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Opinion: A Relic of the Past | ASHARQ AL-AWSAT English Archive 2005 -2017
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File picture dated September 5, 2004 of Izzat Al-Douri, who had been the most senior aide to Saddam Hussein. (Reuters)

Izzat Al-Douri was a figure of little consequence when he was the deputy of Iraq’s late President Saddam Hussein, and he has been of little significance since the Ba’ath Party collapsed and his president and other commanders were executed. What brought Douri back to the forefront is the recent audio recording in which we heard his voice for the first time in more than a decade. The recording has further strengthened our belief that the Ba’ath Party is history, despite allegations that Douri played a role in the recent fall of Mosul and Tikrit.

The Ba’ath Party died before Saddam did. It ended with Saddam’s struggle with its head Hassan Al-Bakr, and when Saddam seized the leadership of the party in the 1970s. The Ba’ath Party crumbled during the infamous incident when Saddam convened an assembly of the party’s leaders, accused a number of them of conspiring against him with the Syrian branch of the party and demanded they be taken out of the hall and executed. Saddam shed crocodile tears over them and had the video of the whole affair shown so everyone would get the message.

Afterwards, Iraq was governed by Saddam and his family. All Ba’athist leaders who surrounded him for around a quarter of a century were mere political decorations in the famous “republic of fear.”

As to why Douri resurfaced this week, the reason is unimportant because nobody paid much attention. Abu Bakr Al-Baghdadi, leader of the Islamic State of Iraq and Syria (ISIS), is more important than him. So why did Douri mention ISIS and praise it? This is strange because the organization considers Ba’athists such as him to be infidels. This is at the core of its ideology and teachings. An expert said Douri was forced to praise ISIS due to the terrorist organization’s domination over the Ba’athists and the abduction of its men from its ranks. He added that Douri wanted to neutralize the threat from ISIS to avoid its wrath.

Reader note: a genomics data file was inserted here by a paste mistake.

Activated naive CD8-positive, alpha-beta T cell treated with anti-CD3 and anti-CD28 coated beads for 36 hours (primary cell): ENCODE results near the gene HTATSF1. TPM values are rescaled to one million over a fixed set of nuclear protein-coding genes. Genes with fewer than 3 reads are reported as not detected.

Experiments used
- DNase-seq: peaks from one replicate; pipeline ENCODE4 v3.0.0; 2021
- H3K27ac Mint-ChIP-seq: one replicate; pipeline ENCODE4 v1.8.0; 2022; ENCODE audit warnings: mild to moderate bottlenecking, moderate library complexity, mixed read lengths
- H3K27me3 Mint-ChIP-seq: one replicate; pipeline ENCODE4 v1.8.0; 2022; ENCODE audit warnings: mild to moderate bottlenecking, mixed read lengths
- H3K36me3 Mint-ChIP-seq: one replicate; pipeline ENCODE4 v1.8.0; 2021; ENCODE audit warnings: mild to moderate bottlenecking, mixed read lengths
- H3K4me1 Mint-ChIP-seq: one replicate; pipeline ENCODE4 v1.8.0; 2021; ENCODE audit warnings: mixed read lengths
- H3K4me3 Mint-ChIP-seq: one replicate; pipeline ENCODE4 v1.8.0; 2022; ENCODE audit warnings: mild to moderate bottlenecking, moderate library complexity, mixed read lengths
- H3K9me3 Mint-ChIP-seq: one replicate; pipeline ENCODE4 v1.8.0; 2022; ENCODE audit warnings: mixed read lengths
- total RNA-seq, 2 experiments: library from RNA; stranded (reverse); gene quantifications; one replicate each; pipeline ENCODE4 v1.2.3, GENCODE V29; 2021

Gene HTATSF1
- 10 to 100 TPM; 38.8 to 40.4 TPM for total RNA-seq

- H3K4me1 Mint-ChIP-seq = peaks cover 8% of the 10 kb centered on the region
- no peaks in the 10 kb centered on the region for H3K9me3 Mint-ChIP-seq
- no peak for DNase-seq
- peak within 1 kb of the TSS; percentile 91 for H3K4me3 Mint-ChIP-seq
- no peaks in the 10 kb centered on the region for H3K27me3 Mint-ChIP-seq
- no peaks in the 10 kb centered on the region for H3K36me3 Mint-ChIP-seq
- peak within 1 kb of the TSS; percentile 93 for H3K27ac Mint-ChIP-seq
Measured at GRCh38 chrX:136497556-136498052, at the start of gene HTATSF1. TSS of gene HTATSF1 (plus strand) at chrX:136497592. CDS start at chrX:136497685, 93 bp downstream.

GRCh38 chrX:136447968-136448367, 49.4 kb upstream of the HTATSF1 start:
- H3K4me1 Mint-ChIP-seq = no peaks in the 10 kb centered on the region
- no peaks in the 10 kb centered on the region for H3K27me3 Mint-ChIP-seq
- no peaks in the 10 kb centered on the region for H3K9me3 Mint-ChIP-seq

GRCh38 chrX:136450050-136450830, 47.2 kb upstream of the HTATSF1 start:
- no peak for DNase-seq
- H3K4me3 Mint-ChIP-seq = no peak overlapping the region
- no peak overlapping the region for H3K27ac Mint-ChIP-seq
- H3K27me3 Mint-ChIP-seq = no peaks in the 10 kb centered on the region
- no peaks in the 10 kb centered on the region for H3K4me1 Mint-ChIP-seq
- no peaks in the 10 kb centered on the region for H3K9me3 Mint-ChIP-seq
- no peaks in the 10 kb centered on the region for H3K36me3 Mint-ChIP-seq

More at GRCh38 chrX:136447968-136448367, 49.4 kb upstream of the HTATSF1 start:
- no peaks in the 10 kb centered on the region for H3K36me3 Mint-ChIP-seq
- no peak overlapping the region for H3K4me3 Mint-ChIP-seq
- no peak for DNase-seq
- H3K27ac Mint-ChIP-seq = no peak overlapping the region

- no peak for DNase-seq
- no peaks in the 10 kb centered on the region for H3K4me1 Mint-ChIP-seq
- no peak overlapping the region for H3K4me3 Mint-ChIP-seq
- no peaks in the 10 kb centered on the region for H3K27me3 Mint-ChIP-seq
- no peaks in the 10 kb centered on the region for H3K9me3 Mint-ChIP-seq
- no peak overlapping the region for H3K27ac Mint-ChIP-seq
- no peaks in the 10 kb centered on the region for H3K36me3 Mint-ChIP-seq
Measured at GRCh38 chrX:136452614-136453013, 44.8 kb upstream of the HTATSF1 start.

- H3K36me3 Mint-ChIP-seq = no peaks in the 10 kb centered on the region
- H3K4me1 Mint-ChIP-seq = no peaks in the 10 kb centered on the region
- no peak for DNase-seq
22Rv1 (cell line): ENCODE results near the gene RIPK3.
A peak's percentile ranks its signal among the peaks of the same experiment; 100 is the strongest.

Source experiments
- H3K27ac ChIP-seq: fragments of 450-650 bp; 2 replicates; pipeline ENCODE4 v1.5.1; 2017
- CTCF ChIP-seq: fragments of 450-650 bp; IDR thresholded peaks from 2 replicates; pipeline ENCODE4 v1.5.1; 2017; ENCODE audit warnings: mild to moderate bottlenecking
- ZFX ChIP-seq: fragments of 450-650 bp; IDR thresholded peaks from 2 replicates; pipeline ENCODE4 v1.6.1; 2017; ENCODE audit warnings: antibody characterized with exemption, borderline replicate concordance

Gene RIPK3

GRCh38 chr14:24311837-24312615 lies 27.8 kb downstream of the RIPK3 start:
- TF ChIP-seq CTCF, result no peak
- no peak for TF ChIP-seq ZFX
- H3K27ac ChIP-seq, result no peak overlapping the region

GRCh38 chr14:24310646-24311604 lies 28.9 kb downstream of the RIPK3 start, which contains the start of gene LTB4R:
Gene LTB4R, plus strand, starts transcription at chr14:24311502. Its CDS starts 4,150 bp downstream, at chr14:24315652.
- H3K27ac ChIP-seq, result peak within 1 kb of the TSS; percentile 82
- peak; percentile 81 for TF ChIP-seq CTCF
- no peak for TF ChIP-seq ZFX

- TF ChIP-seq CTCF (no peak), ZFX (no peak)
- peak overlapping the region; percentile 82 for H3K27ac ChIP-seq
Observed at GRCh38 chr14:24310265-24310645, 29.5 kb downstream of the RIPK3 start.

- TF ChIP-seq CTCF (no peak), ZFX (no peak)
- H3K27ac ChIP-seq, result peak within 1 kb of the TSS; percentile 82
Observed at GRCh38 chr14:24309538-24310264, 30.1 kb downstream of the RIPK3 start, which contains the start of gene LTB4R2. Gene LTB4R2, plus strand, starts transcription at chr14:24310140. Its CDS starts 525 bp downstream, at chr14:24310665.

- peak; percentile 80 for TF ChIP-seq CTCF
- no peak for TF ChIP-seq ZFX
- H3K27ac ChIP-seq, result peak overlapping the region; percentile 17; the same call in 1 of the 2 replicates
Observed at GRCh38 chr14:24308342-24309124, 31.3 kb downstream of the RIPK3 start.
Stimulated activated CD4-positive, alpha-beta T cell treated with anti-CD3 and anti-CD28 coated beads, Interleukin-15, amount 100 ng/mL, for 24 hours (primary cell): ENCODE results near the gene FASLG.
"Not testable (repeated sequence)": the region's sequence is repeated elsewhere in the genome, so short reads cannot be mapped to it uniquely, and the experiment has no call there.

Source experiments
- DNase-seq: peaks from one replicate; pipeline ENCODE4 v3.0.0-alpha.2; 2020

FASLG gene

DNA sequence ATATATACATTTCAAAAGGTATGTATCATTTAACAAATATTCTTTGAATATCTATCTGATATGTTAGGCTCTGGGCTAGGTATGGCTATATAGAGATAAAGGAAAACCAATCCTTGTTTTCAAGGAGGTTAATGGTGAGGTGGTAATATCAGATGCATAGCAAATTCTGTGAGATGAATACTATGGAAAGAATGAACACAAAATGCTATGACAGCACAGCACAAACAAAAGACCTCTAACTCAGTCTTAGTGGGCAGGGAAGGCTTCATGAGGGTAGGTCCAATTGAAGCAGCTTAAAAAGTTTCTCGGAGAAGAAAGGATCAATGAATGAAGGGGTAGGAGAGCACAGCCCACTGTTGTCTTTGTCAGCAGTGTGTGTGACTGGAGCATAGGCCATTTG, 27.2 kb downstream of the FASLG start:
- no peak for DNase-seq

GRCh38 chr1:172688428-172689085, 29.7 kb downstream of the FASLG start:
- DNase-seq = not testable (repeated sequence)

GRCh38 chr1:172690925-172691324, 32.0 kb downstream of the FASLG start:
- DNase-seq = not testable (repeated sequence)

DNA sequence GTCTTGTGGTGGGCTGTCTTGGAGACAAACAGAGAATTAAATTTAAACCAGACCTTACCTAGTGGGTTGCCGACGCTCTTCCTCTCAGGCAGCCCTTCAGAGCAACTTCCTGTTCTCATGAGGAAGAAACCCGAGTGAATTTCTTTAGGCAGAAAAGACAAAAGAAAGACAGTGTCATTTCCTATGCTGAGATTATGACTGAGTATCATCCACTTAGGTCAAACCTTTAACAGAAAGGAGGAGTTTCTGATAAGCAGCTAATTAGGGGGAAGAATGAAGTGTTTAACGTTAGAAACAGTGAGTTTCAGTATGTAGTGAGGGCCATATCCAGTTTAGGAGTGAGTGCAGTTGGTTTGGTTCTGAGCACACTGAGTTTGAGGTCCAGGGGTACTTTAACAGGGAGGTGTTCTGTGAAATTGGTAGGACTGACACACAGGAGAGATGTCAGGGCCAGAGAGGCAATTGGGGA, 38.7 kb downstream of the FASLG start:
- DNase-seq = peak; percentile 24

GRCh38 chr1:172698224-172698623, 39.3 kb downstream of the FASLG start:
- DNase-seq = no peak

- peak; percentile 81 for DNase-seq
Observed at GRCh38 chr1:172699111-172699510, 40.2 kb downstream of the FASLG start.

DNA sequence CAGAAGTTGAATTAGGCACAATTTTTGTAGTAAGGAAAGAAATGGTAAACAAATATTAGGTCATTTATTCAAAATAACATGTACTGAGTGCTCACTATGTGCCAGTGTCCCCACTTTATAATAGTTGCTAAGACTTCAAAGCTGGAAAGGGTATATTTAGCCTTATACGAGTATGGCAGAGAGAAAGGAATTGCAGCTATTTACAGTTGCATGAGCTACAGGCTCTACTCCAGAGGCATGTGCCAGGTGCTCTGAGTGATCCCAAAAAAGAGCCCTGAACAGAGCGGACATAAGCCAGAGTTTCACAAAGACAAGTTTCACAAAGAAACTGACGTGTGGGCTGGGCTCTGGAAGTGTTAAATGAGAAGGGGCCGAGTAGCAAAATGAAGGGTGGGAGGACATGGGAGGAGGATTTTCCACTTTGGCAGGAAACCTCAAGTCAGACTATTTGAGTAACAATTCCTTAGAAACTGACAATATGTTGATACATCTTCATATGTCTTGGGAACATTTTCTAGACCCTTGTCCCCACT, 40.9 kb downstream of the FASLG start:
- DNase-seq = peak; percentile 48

Douri’s problem with ISIS is bigger than his problem with the regime of Iraqi Prime Minister Nuri Al-Maliki because ISIS opposes Sunni Sufism, including the Naqshbandi sect to which he belongs, and accuses its followers of apostasy.

If Douri is just a relic from the past, then what’s the role and significance of the Ba’athists, who surprised everyone in recent battles? There are Ba’athists, but there’s no Ba’ath Party. Ba’athists are merely an old association of those who feel marginalized by the regime and who have been pushed out of their jobs and all aspects of public life. Academics, military and security figures, local partisans and others who belonged to the Ba’ath Party have one mutual aim: to work against the current regime in the name of anything opposed to it. This is to be expected. However, they are not real Ba’athists, not in the way Douri tried to claim they were in his message.

Until 2003, most Iraqis—Sunnis, Shi’ites and others—were forced to join the party. Just like any other fascist movement, Saddam’s Ba’ath ruled with an iron fist, and Saddam himself was brutal and harsh. This is why he was defeated within weeks after he invaded Kuwait, despite his massive army. When the Americans invaded Iraq, the army did not confront them, but dissipated instead. The party is no longer of any value and Saddam no longer has followers who believe in him.

But Maliki, who as the saying goes, returned to Iraq riding an American tank, has not yet comprehended that since the US troops have withdrawn he has not been able to control all of Iraq through force, particularly the Arab Sunni and Kurdish areas. This is what happened last month when leaders of Maliki’s forces fled during the confrontation with ISIS fighters, tribes and former Ba’athist military leaders. Maliki himself is not any better than Saddam when it comes to centralizing power. What’s certain is that if he succeeds at remaining in power in Baghdad, Iraqis will revolt against him. He will then succeed in one thing: ensuring the collapse of the Iraqi state. His rivals are not the Ba’athists, but all Iraqis, including a large number of Shi’ites.